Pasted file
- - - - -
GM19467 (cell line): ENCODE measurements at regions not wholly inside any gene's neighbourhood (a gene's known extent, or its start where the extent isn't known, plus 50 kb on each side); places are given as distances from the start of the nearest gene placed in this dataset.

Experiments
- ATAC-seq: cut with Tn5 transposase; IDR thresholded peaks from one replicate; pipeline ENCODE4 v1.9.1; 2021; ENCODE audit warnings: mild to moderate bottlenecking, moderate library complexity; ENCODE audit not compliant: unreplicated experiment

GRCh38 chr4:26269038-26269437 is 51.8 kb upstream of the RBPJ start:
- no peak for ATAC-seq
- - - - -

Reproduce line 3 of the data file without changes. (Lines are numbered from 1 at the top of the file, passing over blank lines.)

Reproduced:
- ATAC-seq: cut with Tn5 transposase; IDR thresholded peaks from one replicate; pipeline ENCODE4 v1.9.1; 2021; ENCODE audit warnings: mild to moderate bottlenecking, moderate library complexity; ENCODE audit not compliant: unreplicated experiment